Yahoo! fined! $35m! for! covering! up! massive! IT! security! screwup!

Now, who wants to take a look at the revamped Yahoo Mail?

The Disaster Formerly Known as Yahoo! has been fined $35m by US financial watchdog, the SEC, for failing to tell anyone about one of the world's largest ever computer security breaches.

Now known as Altaba following its long, slow and painful descent in irrelevance, Yahoo! knew that its entire user database – including billions of usernames, email addresses, phone numbers, birthdates, passwords, security questions – had been grabbed by Russian hackers back in December 2014 – just days after the break-in occurred.

Security staff informed senior Yahoo! management and its legal department, who then demonstrated the same kind of business and strategic nous that saw the company fold into itself when they decided to, um, not tell anyone.

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It wasn't until two years later when telco giant Verizon said it wanted to buy the troubled company that Yahoo! finally revealed the massive breach.

The SEC is, understandably, not overly impressed. "Yahoo! failed to properly investigate the circumstances of the breach and to adequately consider whether the breach needed to be disclosed to investors," it said Tuesday, before the co-director of its enforcement division, Steven Peikin, gave what amounts to a vicious burn in the regulatory world.

"We do not second-guess good faith exercises of judgment about cyber-incident disclosure," said Peikin. "But we have also cautioned that a company’s response to such an event could be so lacking that an enforcement action would be warranted. This is clearly such a case."

Another SEC staffer – director of its San Francisco office, Jina Choi, also piled in, noting that: "Yahoo!’s failure to have controls and procedures in place to assess its cyber-disclosure obligations ended up leaving its investors totally in the dark about a massive data breach. Public companies should have controls and procedures in place to properly evaluate cyber incidents and disclose material information to investors."

So, about that...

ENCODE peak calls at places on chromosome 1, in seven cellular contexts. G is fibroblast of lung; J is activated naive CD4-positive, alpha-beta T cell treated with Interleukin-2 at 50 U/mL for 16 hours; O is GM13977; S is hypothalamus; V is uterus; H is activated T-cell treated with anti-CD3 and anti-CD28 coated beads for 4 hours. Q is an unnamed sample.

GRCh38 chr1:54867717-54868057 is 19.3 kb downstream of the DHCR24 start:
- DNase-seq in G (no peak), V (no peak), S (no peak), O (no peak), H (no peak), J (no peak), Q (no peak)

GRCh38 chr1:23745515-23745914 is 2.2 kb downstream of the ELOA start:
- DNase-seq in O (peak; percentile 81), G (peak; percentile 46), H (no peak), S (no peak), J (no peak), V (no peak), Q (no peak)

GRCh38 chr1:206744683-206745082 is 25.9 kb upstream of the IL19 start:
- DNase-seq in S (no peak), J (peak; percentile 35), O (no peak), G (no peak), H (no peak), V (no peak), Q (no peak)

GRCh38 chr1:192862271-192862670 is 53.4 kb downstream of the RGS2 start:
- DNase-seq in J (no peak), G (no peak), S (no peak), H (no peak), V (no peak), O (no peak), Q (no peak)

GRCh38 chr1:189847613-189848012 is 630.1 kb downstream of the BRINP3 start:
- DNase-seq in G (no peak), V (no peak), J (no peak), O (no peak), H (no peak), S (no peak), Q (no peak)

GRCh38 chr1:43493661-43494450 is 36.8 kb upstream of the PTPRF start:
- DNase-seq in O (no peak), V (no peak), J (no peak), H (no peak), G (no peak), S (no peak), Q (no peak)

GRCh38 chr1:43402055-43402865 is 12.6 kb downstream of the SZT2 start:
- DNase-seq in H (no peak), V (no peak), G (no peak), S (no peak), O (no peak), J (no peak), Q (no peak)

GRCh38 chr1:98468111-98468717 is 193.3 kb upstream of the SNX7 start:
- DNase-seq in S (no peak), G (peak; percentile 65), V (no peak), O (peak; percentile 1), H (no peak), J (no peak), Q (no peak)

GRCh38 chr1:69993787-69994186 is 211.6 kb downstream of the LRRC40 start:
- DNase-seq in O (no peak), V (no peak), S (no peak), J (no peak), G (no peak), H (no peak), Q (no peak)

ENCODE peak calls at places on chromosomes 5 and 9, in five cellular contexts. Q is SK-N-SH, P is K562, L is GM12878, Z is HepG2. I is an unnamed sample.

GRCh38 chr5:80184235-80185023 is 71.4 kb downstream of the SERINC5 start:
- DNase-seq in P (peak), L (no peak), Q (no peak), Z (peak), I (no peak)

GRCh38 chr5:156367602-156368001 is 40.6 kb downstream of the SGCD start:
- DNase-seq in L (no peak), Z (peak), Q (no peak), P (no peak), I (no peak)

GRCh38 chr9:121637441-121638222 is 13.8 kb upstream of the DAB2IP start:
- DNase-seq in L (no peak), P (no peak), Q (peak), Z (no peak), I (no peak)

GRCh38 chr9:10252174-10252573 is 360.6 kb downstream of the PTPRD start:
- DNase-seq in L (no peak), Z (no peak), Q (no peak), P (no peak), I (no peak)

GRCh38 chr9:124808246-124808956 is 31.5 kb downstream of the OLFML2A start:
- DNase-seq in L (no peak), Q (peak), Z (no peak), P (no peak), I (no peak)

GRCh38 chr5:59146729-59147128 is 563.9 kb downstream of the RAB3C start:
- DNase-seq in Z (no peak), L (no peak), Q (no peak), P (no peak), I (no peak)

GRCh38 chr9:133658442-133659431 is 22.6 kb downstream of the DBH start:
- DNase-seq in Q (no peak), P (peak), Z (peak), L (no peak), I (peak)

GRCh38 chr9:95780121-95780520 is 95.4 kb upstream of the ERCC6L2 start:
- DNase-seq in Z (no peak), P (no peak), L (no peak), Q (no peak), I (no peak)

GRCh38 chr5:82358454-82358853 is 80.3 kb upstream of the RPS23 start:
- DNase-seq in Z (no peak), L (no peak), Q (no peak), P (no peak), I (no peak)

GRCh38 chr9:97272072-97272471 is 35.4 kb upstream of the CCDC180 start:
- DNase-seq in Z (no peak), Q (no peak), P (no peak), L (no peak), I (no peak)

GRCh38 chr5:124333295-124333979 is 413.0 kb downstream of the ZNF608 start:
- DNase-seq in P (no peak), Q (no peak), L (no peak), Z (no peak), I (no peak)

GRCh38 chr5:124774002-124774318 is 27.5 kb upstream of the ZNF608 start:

Yahoo! should have let investors know about the massive breach in its quarterly and annual reports because of the huge business and legal implications to its business, the SEC said.

But it didn't of course – probably because it was already desperate to get someone to buy it following years of abortive efforts by CEO Marissa Meyer to turnaround what was once the internet's poster child.

The SEC also found that Yahoo! did not share information on the breach with either auditors or its outside lawyers. The Canadian who helped the Russians gain access to the data faces eight years in jail.

Yahoo! has "neither admitted nor denied the findings in the SEC's order" - which is so Yahoo!.

For some reason Verizon still bought the dried out husk of the company in June 2017, although it extracted a significant reduction in the share price. It paid $350m less than its initial offer but it is estimated that it will cost Verzion $500m to clean up the mess Yahoo! left behind.

Showing just how far the company had fallen in people's good graces, it then changed its names to Altaba. That's Altaba. No, try again, Altaba. Whatever.

Well, Altaba is still on the hook for the hack, with a judge last month refusing to thrown out a lawsuit brought by users against the company.

Part of the final bill may be covered by the sale this week of once-lauded photo site Flickr, which Yahoo! bought for around $25m in 2005 and also managed to screw up. It was bought for an undisclosed amount by popular photo site SmugMug.

Oh, and earlier this month, Yahoo! Mail relaunched and revamped itself. Will anyone care? ®

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